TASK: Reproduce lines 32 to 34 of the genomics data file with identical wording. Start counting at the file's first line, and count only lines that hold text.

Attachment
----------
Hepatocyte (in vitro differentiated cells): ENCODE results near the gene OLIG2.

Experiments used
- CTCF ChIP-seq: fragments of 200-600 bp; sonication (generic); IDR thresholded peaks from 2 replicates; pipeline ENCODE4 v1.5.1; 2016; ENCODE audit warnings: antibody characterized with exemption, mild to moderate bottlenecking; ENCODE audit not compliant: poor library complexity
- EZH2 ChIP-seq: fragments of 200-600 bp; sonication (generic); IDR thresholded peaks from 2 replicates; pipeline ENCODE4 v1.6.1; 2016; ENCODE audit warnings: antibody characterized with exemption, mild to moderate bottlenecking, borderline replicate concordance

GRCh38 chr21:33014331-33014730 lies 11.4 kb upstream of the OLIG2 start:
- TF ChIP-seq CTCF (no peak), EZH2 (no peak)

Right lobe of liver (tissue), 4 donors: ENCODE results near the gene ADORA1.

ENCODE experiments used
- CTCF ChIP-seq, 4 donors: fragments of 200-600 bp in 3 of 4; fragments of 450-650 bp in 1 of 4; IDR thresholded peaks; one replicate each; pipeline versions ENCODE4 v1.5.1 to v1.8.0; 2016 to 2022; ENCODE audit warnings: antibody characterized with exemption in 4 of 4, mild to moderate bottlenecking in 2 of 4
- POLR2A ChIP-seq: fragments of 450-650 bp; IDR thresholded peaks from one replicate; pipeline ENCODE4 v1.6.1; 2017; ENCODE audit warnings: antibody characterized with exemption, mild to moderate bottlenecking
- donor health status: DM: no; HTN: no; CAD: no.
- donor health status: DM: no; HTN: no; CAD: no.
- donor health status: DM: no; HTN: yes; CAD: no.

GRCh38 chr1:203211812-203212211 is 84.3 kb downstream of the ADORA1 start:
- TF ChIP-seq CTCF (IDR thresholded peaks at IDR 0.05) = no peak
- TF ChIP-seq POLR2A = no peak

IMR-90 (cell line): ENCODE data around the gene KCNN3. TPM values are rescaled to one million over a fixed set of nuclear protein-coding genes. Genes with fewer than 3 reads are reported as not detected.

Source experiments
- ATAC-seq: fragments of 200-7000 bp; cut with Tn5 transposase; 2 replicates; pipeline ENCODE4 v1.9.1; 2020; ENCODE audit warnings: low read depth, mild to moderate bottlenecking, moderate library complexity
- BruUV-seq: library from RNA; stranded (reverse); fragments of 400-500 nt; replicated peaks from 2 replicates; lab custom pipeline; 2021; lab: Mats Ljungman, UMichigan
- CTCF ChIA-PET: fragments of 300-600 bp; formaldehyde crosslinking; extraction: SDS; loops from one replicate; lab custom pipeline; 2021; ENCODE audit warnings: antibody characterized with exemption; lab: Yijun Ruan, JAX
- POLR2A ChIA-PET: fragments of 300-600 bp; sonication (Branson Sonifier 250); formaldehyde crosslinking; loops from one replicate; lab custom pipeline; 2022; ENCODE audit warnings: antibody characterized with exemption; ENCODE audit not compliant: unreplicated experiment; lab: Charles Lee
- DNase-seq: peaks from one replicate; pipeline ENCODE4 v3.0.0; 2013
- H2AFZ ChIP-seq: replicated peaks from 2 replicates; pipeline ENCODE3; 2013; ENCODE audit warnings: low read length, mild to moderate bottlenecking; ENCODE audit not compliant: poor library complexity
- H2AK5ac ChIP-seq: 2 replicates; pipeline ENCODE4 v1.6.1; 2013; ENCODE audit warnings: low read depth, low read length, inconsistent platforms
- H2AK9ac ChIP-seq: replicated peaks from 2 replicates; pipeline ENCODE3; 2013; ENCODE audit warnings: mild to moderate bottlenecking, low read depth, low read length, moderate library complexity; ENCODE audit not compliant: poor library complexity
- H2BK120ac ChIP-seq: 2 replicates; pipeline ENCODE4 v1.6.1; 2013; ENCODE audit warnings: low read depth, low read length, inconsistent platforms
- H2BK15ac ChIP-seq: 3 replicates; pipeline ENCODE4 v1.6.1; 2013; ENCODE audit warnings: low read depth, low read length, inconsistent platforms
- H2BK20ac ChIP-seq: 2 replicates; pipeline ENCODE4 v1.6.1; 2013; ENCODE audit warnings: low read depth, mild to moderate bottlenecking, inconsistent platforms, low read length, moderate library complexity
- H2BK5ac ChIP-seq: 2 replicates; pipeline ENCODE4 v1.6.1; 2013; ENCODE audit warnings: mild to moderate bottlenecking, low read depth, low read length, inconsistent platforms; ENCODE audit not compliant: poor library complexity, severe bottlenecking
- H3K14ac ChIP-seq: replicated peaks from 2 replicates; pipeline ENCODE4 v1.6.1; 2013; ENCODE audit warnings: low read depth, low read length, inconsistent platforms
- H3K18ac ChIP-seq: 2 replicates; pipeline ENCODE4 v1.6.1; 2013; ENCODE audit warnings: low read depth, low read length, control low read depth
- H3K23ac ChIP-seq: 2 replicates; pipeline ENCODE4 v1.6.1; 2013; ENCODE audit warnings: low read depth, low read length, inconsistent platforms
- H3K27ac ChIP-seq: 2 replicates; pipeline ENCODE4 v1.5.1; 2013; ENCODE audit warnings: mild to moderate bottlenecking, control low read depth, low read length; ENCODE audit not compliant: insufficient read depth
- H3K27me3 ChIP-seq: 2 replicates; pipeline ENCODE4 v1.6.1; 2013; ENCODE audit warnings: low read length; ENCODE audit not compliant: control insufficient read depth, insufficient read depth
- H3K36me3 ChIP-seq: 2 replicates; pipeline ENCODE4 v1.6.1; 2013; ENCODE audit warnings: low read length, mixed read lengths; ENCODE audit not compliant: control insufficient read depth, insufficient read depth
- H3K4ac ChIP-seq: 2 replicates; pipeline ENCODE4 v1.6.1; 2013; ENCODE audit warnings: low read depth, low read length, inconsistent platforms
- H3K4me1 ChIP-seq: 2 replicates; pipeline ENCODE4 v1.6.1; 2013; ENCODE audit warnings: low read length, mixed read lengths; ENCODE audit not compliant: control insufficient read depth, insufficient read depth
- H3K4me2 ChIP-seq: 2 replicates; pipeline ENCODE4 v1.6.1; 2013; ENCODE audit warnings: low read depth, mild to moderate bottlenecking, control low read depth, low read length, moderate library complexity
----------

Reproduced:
- H3K18ac ChIP-seq: 2 replicates; pipeline ENCODE4 v1.6.1; 2013; ENCODE audit warnings: low read depth, low read length, control low read depth
- H3K23ac ChIP-seq: 2 replicates; pipeline ENCODE4 v1.6.1; 2013; ENCODE audit warnings: low read depth, low read length, inconsistent platforms
- H3K27ac ChIP-seq: 2 replicates; pipeline ENCODE4 v1.5.1; 2013; ENCODE audit warnings: mild to moderate bottlenecking, control low read depth, low read length; ENCODE audit not compliant: insufficient read depth